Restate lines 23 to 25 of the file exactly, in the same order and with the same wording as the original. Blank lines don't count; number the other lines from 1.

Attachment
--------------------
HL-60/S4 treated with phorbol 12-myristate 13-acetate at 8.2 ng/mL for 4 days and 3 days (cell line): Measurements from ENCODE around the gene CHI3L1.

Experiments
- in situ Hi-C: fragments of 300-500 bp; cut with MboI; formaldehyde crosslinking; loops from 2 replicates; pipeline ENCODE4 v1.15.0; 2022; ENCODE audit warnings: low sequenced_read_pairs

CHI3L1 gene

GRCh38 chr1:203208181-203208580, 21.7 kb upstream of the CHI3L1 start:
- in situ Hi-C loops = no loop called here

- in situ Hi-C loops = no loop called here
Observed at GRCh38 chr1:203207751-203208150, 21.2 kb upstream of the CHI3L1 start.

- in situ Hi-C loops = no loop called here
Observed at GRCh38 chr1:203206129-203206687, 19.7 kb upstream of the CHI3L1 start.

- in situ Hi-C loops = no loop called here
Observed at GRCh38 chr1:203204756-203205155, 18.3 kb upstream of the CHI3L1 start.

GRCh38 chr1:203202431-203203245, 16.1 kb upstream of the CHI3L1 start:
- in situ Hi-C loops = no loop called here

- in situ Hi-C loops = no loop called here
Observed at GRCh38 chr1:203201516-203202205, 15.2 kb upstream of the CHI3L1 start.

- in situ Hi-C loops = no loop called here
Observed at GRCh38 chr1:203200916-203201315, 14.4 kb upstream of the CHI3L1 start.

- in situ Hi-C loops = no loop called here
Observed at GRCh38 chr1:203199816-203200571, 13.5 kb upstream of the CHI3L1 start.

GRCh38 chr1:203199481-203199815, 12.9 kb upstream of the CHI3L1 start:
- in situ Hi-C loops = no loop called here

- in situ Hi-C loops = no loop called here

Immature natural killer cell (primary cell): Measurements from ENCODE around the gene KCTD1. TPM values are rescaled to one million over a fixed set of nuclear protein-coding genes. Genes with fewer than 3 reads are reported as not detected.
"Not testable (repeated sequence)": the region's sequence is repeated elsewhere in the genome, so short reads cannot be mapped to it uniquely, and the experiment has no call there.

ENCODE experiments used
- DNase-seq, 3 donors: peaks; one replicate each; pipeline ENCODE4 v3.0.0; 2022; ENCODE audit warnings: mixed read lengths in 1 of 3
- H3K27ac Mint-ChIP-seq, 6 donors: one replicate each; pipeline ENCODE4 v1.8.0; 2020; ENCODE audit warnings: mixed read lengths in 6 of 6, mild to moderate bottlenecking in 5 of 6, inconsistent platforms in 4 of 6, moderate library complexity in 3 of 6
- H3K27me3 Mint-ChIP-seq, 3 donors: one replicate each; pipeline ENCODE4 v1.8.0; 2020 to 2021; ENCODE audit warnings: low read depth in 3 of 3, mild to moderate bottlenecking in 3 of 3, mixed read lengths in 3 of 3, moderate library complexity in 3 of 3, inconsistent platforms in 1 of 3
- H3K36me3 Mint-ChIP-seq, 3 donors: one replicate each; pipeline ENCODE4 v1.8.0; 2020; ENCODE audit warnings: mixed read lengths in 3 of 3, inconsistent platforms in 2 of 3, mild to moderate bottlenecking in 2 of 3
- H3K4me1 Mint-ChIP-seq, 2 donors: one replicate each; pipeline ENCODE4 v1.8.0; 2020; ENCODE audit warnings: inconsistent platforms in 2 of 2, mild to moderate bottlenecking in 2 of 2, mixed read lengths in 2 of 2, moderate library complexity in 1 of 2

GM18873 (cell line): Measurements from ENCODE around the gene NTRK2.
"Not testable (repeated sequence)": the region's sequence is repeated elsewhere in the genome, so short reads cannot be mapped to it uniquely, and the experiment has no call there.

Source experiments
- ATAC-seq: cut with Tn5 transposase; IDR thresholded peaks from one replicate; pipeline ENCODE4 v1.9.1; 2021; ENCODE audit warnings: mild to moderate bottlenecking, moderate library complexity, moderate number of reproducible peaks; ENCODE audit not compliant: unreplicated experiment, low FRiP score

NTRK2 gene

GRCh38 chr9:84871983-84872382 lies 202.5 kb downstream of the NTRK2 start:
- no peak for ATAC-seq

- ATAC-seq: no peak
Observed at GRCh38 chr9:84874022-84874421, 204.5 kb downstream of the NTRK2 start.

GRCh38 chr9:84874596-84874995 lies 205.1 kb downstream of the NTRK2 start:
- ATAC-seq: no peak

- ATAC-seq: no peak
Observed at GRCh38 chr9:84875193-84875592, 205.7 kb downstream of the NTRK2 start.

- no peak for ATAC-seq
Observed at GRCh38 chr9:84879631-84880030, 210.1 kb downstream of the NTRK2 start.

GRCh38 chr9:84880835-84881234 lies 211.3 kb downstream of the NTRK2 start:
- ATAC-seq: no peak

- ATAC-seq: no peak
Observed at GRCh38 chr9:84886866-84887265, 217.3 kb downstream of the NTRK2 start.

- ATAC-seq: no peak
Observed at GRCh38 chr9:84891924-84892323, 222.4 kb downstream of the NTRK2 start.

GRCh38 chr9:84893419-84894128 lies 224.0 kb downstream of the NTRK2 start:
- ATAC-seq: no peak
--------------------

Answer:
- in situ Hi-C loops = no loop called here

Immature natural killer cell (primary cell): Measurements from ENCODE around the gene KCTD1. TPM values are rescaled to one million over a fixed set of nuclear protein-coding genes. Genes with fewer than 3 reads are reported as not detected.
"Not testable (repeated sequence)": the region's sequence is repeated elsewhere in the genome, so short reads cannot be mapped to it uniquely, and the experiment has no call there.